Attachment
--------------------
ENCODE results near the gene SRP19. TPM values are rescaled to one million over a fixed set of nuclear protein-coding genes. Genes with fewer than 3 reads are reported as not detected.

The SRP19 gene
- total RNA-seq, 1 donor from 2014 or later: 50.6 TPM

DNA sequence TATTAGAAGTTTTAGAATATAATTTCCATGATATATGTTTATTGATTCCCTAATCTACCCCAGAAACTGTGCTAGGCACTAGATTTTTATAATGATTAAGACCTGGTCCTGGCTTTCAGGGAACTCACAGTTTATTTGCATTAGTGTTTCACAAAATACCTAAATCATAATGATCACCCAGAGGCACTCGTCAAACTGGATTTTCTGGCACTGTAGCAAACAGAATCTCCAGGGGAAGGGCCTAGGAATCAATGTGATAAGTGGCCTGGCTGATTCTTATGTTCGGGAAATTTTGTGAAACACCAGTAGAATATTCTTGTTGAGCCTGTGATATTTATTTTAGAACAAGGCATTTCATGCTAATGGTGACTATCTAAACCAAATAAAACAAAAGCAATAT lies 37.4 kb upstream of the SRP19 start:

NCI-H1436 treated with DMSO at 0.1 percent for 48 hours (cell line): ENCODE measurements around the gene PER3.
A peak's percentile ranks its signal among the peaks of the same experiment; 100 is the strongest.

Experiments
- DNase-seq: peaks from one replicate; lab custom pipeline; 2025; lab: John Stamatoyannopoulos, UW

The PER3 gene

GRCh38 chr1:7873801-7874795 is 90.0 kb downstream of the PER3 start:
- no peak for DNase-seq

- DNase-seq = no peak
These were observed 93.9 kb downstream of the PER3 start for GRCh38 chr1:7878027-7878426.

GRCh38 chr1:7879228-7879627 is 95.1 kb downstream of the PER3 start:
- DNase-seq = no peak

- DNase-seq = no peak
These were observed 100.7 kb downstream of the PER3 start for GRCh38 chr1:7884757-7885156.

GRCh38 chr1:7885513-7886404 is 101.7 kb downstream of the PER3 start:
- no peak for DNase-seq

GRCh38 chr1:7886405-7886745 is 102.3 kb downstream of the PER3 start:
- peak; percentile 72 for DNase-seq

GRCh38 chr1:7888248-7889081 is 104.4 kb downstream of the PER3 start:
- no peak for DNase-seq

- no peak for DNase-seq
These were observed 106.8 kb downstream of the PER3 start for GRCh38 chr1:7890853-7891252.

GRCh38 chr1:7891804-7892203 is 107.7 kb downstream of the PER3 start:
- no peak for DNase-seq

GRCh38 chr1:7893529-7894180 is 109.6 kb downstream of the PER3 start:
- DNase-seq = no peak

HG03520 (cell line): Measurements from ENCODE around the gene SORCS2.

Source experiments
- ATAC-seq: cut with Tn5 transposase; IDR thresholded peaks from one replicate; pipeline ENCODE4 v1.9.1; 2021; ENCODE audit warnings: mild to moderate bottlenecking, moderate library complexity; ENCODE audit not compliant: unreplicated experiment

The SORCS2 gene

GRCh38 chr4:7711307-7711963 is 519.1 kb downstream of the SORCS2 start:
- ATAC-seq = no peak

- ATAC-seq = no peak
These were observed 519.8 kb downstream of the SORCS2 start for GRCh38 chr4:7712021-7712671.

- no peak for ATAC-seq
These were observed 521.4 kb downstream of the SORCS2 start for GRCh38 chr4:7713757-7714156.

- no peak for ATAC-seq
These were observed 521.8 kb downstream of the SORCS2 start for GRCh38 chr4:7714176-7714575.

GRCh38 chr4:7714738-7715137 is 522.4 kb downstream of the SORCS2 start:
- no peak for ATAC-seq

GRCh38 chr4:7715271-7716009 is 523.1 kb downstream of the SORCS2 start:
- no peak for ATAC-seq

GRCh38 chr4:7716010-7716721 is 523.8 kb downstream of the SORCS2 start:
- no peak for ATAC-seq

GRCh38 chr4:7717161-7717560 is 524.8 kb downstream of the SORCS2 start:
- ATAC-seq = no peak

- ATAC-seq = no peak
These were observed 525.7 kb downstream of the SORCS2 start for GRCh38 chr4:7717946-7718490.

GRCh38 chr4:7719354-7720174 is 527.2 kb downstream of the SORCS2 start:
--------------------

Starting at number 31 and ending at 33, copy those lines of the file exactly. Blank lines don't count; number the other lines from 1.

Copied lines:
Source experiments
- ATAC-seq: cut with Tn5 transposase; IDR thresholded peaks from one replicate; pipeline ENCODE4 v1.9.1; 2021; ENCODE audit warnings: mild to moderate bottlenecking, moderate library complexity; ENCODE audit not compliant: unreplicated experiment

The SORCS2 gene